These three tasty recipes are all taken the cookbook Summer Kitchens by Olia Hercules.
Fermented chillies recipe
(Makes enough to fill a 2L jar)
20g sea salt
20 red or green chillies
200g celery and/or lovage leaves, washed
1 celery stick, if needed
1. Pour one litre of water into a saucepan, add the salt and bring to the boil, stirring to dissolve the salt. Switch off the heat, then leave the brine to cool down to room temperature.
2. Put the chillies and leaves into a sterilised two-litre jar with a lid, then pour in the brine, making sure everything is completely covered.
3. If the chillies bob up again, wedge a spare celery stick across the neck of the jar to keep them submerged.
4. Cover with the lid and leave at room temperature for a few days, lifting the lid from time to time to release any fermentation gases. When you notice the brine becoming playfully fizzy, transfer the ferment to the fridge, where it will keep for many months, slowly getting more intensely sour and spicy.
Braised cabbage recipe
1 small white cabbage
2tbsp rapeseed oil
2 onions, thickly sliced
1 1⁄2tsp caraway seeds
1 large red pepper, thickly sliced
100ml tomato juice (or use the juices from tinned tomatoes)
200g crème fraîche
1tbsp chopped parsley
Sea salt and black pepper
1. Slice the cabbage into 1cm wide strips and put it into a bowl. Add one teaspoon of salt and use your hands to massage it in well.
2. Heat the oil in a deep frying pan or shallow, flameproof casserole over a medium-low heat. Add the onions, along with a pinch of salt to help release their juices and stop them from burning. You could also cover the onions with a lid or cartouche (a circle of baking parchment about the same size as your pan) to speed things up a bit. Cook, stirring every so often, until the onions are soft and turning a deep golden colour. Add a splash of water if they seem dry or are starting to catch a bit.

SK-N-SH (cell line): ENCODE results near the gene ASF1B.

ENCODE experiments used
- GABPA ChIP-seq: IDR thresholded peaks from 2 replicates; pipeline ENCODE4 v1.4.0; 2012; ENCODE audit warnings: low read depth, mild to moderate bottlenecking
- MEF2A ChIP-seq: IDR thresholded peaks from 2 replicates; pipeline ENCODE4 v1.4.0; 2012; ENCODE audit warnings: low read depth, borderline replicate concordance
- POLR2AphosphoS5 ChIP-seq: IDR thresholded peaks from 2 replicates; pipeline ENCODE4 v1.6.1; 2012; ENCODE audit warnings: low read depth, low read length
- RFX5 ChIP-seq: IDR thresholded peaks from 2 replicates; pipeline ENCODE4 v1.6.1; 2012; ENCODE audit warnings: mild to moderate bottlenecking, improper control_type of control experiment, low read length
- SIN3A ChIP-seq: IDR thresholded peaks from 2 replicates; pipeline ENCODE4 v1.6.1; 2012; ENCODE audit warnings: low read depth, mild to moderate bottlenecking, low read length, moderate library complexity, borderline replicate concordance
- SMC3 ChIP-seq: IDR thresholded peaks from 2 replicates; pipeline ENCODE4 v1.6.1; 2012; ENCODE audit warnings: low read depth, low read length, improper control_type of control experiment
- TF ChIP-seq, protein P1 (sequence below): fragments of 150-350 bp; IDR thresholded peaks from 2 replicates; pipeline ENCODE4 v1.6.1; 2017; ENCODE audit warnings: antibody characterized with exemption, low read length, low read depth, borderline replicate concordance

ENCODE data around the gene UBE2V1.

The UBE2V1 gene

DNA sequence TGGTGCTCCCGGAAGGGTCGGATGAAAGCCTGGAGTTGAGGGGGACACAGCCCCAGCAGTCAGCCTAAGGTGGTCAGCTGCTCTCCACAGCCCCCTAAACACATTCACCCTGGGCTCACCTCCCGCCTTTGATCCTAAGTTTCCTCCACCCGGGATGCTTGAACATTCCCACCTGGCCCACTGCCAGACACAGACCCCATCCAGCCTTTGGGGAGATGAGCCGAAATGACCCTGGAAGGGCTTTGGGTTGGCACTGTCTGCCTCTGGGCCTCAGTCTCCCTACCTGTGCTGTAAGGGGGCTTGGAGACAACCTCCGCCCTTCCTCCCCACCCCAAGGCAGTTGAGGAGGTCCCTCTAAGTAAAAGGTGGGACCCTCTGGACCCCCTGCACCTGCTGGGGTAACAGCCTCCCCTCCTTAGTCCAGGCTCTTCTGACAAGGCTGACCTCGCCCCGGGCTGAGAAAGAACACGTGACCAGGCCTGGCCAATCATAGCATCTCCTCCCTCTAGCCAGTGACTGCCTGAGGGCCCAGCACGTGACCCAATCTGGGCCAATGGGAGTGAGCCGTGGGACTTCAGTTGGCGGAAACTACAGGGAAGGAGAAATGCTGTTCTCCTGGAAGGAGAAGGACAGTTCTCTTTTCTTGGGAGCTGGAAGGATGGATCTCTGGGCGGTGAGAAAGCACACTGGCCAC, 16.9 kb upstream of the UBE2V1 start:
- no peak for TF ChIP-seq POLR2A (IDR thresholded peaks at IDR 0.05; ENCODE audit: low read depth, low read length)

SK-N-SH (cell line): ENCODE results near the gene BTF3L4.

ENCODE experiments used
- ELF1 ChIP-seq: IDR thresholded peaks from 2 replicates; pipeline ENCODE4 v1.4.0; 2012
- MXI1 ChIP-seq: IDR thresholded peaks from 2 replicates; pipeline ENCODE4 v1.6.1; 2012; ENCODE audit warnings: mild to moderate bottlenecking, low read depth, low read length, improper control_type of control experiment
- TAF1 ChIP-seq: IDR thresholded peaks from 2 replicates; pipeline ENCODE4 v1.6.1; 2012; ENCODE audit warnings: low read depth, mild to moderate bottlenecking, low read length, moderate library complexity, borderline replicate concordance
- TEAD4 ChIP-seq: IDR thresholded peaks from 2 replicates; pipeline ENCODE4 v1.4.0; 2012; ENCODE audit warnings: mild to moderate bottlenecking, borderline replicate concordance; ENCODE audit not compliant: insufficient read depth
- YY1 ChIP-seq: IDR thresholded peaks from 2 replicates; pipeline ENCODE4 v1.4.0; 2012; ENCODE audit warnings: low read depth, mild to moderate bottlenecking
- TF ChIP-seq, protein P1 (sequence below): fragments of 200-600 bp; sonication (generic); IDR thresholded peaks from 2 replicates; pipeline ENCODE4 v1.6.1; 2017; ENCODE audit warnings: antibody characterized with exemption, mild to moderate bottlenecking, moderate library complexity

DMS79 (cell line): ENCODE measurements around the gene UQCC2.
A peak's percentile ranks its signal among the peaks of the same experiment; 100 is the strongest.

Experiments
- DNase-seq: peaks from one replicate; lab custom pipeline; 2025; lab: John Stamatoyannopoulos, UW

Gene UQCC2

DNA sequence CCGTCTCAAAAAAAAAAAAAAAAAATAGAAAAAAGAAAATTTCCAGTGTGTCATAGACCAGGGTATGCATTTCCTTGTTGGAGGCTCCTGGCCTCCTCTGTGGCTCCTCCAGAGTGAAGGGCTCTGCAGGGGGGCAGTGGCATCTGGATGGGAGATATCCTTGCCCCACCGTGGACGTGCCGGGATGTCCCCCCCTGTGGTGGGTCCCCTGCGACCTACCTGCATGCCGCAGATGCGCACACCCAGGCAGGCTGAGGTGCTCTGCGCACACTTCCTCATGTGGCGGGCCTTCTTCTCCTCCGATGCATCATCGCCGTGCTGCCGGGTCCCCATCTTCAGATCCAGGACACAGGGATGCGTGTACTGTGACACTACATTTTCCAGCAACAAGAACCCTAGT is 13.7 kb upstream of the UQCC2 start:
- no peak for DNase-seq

3. Now add the cabbage and caraway seeds and turn down the heat to low. Cover with a lid and cook for about 20 minutes, or until the cabbage starts softening. If it gets too dry, add a splash of water. Add the red pepper and cook for another five minutes.
4. Gently warm the tomato juice in a small pan, then stir in the crème fraîche and add to the cabbage. Taste the sauce and make sure it is well-seasoned, otherwise the cabbage will be too bland and it will not become the cabbage of your dreams. Cover and braise for another 30–40 minutes – when it is ready, the cabbage should be soft, but not falling apart. Stir through the parsley and serve.
Curd cake with caramelised apples
200g unsalted butter, softened
200g apples, cored and sliced
1tbsp brown sugar
200g golden caster sugar
3 eggs, separated
1tsp vanilla extract
500g ricotta or good-quality cottage cheese
120g fine semolina or polenta
Pinch of salt
1. Melt 25g of the butter in a frying pan over a medium heat, add the apples and cook for two to three minutes on each side until they start to turn golden. Sprinkle in the brown sugar and cook the apples for another minute on each side, then transfer the caramelised apples to a bowl and let them cool slightly.
2. Preheat your oven to 200°C/Fan 180°C/Gas Mark 6 and grease a 20cm square or round cake tin with butter. Lay the apples in the base of the cake tin.
3. If, like me, you left your butter out in the kitchen overnight, but it was so blooming cold it didn’t soften properly, cut the rest of it into small pieces. Whatever state the butter is in, put it into the bowl of an electric mixer fitted with the whisk attachment, along with 150g of the caster sugar, and whisk until it’s looking fairly fluffy. Break the egg yolks with a fork and gradually add them, whisking well, then whisk in the vanilla extract and cheese. Transfer the mixture to another bowl, then fold in the semolina or polenta (the latter will result in a cake with more texture).
4. Wash and dry your mixer bowl and whisk attachment thoroughly, then put in the egg whites and whisk until they start frothing up. Add the remaining 50g of caster sugar and the salt and keep whisking until you have soft peaks. Now take a large spoonful of the egg white mixture and fold it quite vigorously into the butter and cheese mixture to loosen it up. Add the rest of the egg white mixture and fold in gently. Pour the mixture over the apples in the cake tin and bake for 30 minutes, or until it is a little wobbly, but not liquid. Remember it will set more firmly as it cools.
5. Leave the cake in its tin to rest and cool down, then slice and serve. Some unsweetened tea with lemon goes perfectly with this.
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